Deliberation as an Alternative?Posted: October 31, 2011
(The following is Gerald Ott’s response to a guest columnist’s piece titled “One Helping of Irony is now Being Served” in DesMoinesRegister.com.)
Nice piece in today’s Des Moines Register. Near the end you say “Instead of disparaging those seeking to be heard, those in elected office need to give these throngs a voice by trying to collaborate to improve America’s situation.”
On Saturday I attended a forum at the DM Central Library. The seven of us “deliberated” about the national debt, using a moderated process and materials from the Nat’l Issues Forums (www.nifi.org). It seemed the few at the library were collaborating, but the throngs were in the streets. Any thoughts about how the two might get together (along with elected officials)?
Below are words from the NIF materials, including the the approaches we discussed. After the forum, we seven each filled out a survey and the moderator will send them and a report to the Kettering Foundation, who prepared the discussion guides. KF will write a report for leaders including politicians. Seems small in face of these huge problems. Thoughts?
From the introduction to A Nation in Debt: How Can We Pay the Bills?
It’s become apparent to many Americans that if we do not act decisively on the nation’s debt soon, our economy will be seriously hobbled and we will dump an unsustainable burden on our children and grandchildren.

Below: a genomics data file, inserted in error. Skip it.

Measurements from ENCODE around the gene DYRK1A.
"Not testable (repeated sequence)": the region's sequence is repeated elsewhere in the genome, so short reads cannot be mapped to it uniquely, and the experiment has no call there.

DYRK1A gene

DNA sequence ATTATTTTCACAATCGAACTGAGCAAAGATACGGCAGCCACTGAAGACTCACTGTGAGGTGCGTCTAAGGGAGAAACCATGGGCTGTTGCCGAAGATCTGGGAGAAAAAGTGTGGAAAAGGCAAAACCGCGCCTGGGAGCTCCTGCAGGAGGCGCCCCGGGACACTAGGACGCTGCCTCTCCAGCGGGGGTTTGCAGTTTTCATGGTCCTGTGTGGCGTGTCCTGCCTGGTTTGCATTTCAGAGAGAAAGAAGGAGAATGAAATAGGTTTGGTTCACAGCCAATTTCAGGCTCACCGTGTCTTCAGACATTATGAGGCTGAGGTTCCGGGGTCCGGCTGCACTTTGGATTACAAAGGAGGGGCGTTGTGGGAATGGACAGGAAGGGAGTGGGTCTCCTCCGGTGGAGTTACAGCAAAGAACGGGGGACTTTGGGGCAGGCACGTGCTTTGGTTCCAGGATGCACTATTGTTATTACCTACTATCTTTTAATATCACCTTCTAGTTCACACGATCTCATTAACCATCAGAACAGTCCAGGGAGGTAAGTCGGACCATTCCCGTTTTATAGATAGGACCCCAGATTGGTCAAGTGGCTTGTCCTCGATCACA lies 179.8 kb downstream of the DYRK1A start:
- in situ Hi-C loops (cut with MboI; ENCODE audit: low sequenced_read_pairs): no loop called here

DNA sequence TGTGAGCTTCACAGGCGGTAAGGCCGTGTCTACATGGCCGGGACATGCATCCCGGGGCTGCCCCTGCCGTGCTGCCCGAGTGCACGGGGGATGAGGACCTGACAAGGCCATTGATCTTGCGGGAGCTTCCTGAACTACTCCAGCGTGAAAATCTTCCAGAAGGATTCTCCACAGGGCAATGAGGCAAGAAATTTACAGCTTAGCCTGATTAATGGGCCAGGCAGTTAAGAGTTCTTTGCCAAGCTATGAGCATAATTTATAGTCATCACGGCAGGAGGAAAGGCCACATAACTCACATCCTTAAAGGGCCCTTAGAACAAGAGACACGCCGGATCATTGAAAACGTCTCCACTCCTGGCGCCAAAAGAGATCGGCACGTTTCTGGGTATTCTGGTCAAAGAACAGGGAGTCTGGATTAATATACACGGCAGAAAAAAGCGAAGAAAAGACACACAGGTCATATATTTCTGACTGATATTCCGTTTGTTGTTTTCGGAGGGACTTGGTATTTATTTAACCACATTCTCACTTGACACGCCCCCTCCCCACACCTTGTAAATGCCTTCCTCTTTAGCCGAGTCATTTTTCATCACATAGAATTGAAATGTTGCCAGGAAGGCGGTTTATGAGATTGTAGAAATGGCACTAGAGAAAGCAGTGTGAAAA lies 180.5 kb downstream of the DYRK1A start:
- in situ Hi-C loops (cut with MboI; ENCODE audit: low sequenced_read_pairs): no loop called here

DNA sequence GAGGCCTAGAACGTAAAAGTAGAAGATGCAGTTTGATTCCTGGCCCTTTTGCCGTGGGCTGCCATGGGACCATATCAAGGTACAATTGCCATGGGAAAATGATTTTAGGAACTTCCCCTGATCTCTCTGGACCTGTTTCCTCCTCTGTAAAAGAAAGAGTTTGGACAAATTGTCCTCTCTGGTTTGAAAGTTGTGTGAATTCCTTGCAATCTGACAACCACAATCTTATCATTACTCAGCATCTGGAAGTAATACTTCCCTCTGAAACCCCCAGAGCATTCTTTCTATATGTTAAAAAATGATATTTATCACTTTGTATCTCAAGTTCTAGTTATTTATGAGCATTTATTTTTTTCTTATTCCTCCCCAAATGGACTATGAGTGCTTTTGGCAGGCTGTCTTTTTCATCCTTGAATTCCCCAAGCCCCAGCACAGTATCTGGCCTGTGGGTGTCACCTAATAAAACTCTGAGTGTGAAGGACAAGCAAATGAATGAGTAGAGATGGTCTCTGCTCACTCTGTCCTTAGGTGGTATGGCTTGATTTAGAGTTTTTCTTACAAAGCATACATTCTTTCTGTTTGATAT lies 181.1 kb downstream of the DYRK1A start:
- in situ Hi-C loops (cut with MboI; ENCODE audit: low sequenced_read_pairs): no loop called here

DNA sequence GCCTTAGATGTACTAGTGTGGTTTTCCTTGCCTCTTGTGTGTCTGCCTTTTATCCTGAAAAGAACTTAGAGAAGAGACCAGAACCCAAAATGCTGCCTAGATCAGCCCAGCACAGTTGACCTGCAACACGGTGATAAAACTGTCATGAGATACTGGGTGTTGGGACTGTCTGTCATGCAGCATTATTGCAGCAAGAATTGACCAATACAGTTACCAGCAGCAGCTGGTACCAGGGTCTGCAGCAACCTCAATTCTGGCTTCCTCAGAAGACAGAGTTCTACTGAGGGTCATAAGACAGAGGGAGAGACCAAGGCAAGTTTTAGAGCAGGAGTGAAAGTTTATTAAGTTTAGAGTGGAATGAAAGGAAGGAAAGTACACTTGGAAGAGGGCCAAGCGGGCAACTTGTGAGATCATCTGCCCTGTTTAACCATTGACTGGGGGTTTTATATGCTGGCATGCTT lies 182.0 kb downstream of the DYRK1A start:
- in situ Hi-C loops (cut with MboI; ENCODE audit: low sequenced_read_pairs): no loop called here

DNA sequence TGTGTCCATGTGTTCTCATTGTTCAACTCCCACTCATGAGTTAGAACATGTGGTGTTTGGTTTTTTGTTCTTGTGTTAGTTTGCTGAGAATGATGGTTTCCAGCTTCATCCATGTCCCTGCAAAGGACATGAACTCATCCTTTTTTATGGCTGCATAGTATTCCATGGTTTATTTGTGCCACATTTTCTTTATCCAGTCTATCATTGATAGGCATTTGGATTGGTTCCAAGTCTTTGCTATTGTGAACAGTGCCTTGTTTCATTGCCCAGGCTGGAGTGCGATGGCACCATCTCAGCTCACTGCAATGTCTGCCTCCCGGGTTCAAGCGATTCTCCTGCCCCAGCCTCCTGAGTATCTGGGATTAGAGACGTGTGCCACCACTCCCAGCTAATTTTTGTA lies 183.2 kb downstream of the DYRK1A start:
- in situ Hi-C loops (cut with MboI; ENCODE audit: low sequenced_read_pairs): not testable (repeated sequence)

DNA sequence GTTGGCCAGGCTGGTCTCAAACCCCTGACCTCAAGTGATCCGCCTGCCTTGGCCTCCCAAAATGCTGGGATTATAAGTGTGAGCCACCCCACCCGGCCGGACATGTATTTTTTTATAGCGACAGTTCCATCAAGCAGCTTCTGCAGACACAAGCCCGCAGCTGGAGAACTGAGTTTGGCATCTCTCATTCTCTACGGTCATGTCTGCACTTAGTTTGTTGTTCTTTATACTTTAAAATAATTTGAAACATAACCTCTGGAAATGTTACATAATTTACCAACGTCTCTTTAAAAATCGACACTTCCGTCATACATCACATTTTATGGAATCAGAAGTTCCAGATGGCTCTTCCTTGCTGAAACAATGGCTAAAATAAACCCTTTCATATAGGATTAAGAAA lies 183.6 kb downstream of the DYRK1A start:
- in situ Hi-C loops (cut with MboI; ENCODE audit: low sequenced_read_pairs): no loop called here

“What’s decided (or not decided) over the next few years will spell big changes for the way we live our daily lives,” write Scott Bittle and Jean Johnson in Where Does the Money Go? Your Guided Tour to the Federal Budget Crisis. “How the country solves or doesn’t solve this problem will affect our paychecks, our investments, our mortgages, our kids’ prospects in life, what kind of health care we’ll get, our chances of ever getting to retire—even whether we live in a country that’s fair, stable and prosperous.”
This 12-page issue guide presents an overview of the problem and three options for deliberation.
Option One: Agree to Make Sacrifices Now – We need to compromise on our differences and act now to reduce the national debt. If this generation doesn’t make needed sacrifices, we’re simply passing the burden to the next generation. It’s time to face this urgent problem. We need to raise taxes and cut spending; neither will get the job done alone.
Option Two: Strengthen Checks and Balances – We cannot just hope that personal discipline and basic legislative safeguards will control the urge to spend. Citizens willingly accept more benefits than government can afford and leaders are too willing to help us dig this hole. Our top priority should be to make systemic changes to increase fiscal responsibility.
Option Three: Invest in Growth First – We need to encourage economic growth and invest in research, development, infrastructure, and science education. Growing the economy will boost tax revenues, make the debt more manageable, and will be better for the country in the long run. Drastic cost-cutting measures would likely harm the economy as it tries to recover.
Also read Gerry Ott’s blog post at http://asseenfromthisside.blogspot.com/